The state agency that oversees the health care of almost 2.5 million Georgians has drawn sharp questioning over a budget proposal involving a small fraction of them.
The Department of Community Health’s $13 billion budget for fiscal year 2016 would eliminate health insurance coverage for 11,500 “non-certificated’’ school personnel, such as bus drivers and cafeteria workers.
DCH Commissioner Clyde Reese, speaking Tuesday to the joint House and Senate Appropriations Committee, cited a “fairly large deficit’’ that the state incurs for covering these school workers. He put the figure at $135 million in fiscal 2014.
“We think a lot of these people will get insurance in other ways,’’ Reese told Democratic Rep. Mary Margaret Oliver (D-Decatur), who questioned the coverage move. He added that some may qualify for subsidies in the health insurance exchange.
Reese projected an eventual fiscal 2017 deficit for the State Health Benefit Plan, which covers more than 630,000 state employees, teachers, other school personnel, retirees and dependents.
Other items of interest in the proposed Community Health budget include a total of $42.5 million in the midyear and fiscal 2016 Medicaid budgets to cover expensive new drugs for hepatitis C.
The agency spending plan also includes hiring eight more nurse surveyors to eliminate a backlog in nursing home inspections; $12 million for the startup of a care coordination program for the disabled population on Medicaid; and more money for new medical residency slots in primary care.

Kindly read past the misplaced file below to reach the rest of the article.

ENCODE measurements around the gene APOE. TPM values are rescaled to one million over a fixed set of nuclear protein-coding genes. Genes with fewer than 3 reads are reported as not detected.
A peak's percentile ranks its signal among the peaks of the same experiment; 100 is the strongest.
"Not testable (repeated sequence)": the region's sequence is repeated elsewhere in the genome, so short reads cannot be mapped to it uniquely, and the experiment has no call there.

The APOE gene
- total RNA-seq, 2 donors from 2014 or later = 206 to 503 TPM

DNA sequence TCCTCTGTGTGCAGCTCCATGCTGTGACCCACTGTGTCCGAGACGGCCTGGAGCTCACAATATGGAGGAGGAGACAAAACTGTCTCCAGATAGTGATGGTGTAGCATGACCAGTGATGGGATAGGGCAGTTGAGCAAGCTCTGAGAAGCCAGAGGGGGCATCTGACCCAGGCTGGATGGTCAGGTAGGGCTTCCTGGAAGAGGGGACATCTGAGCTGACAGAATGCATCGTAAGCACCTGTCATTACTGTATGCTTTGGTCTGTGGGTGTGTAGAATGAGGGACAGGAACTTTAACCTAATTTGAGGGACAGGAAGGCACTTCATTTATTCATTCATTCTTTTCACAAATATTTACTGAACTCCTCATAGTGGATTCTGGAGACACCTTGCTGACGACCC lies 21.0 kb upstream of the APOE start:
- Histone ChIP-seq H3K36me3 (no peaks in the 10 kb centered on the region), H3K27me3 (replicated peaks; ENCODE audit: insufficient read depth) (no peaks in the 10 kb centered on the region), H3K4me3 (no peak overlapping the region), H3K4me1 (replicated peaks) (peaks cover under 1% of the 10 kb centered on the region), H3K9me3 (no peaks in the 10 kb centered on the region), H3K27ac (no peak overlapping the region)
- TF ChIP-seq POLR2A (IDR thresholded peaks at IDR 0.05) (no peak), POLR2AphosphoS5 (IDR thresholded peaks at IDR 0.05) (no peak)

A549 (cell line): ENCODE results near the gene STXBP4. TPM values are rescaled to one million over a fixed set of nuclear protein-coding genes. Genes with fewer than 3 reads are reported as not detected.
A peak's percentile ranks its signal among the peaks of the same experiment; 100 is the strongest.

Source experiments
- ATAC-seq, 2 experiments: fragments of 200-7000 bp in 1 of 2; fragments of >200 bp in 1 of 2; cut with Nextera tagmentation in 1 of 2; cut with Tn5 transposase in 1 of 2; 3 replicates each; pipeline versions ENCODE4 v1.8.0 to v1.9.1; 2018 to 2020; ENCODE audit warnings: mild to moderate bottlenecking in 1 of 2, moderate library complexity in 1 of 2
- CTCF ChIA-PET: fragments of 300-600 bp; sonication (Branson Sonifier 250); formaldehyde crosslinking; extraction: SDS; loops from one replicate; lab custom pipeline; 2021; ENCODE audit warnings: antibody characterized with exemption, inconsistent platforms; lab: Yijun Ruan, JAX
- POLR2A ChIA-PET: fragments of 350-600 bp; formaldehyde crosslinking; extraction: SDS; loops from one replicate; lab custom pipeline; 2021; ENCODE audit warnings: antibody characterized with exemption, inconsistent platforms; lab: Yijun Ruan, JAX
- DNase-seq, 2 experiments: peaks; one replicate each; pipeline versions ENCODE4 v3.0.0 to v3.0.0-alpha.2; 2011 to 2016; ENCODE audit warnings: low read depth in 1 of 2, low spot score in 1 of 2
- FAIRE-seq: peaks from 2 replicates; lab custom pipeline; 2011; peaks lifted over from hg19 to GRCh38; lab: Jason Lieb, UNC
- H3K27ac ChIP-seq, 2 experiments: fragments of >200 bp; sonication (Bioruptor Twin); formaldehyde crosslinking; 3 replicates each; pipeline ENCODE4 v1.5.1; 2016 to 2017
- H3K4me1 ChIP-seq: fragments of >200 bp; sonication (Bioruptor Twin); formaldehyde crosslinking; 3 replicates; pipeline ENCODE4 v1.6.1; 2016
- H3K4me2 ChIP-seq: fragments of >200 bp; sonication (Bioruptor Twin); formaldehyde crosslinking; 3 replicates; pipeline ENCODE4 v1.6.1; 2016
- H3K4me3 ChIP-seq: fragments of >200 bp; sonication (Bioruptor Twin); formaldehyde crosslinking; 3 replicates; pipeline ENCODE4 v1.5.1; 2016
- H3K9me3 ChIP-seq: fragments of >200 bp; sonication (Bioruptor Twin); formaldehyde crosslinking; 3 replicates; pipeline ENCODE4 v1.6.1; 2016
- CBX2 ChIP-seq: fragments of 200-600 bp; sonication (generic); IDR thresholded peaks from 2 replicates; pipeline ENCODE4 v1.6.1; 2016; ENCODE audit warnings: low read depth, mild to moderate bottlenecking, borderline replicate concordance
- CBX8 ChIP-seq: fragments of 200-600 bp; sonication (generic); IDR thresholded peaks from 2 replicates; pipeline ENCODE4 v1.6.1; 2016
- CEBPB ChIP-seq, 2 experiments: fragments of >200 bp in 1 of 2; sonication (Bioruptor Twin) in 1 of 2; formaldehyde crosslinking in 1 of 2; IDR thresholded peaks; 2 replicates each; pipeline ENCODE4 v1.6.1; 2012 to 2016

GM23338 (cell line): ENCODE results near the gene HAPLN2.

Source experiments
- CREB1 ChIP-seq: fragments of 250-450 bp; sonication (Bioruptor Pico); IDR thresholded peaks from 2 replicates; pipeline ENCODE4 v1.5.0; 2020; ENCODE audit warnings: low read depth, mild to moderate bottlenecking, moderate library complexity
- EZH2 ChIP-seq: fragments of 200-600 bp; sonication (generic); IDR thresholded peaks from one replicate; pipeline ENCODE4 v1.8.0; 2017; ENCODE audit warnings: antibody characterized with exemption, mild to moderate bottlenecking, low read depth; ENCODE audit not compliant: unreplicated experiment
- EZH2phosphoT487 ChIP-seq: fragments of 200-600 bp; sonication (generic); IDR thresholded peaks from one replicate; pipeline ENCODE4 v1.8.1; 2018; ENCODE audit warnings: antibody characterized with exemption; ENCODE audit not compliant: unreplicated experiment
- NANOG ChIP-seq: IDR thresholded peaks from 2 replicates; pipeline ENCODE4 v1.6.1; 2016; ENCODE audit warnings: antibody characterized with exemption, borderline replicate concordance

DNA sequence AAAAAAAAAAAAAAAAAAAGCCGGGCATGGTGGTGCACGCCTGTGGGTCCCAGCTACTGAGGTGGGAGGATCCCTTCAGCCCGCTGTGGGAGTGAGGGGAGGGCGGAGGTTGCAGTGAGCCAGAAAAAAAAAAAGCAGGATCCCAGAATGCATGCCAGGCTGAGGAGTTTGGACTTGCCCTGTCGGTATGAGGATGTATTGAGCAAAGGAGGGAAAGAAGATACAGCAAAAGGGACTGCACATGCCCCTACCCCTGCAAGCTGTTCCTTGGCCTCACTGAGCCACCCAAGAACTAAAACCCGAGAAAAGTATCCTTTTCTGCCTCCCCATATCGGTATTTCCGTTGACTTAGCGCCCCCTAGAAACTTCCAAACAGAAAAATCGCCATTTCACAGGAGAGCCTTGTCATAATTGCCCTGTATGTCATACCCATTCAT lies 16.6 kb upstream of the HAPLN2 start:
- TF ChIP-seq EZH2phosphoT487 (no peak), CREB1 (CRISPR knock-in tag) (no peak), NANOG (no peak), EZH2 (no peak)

It also includes forming a task force to figure out how to compensate for the state’s hospitals eventually losing $390 million in federal funding for uncompensated care. These “disproportionate share’’ cuts come as a result of the Affordable Care Act. The law’s designers believed the reductions would be offset by Medicaid expansion covering more uninsured patients.
Georgia’s Republican leadership has declined to expand Medicaid, saying the projected costs to the state are too high.
Missing from the Community Health budget is any funding to continue the pay increase for primary care physicians who treat Medicaid patients. The reimbursement hike, entirely funded by the feds as a part of the ACA, expired Jan. 1, though some states have maintained the increase by paying for it themselves.
Last week, Chris Riley, Gov. Nathan Deal’s chief of staff, told reporters that the elimination of the pay raise was a “federal government cut’’ that the governor has declined to make up for in the state budget. Riley said he hoped the federal government will fill in the pay gap.
State Sen. Renee Unterman (R-Buford) told GHN on Tuesday that the Legislature must fund the pay bump, citing the financial harm to physicians and hospitals. “We have to,’’ she said. “I don’t see a choice.”
The discussion on the non-certificated school workers focused on the amount of money the state spent on subsidizing this coverage.
The bus drivers and other non-certificated school personnel “work, on average, fewer than 30 hours per week,” according to the budget documents.
“Teachers and state employees have been heavily subsidizing these non-certificated employees for many years,’’ Reese told reporters after the hearing. “This is not a new issue.”
Reese acknowledged that some of these school workers could fall into the “coverage gap.’’ That means they would make too little income to qualify for the exchange subsidies, but not qualify for Medicaid because Georgia isn’t expanding the program.
The Community Health budget also includes the projected injection of more than $150 million in federal money for a higher federal matching rate for Medicaid and PeachCare. The two programs are jointly funded by the state and federal governments.
That federal increase more than offsets the costs that the state attributes to the ACA, said Tim Sweeney, health policy director for the Georgia Budget and Policy Institute.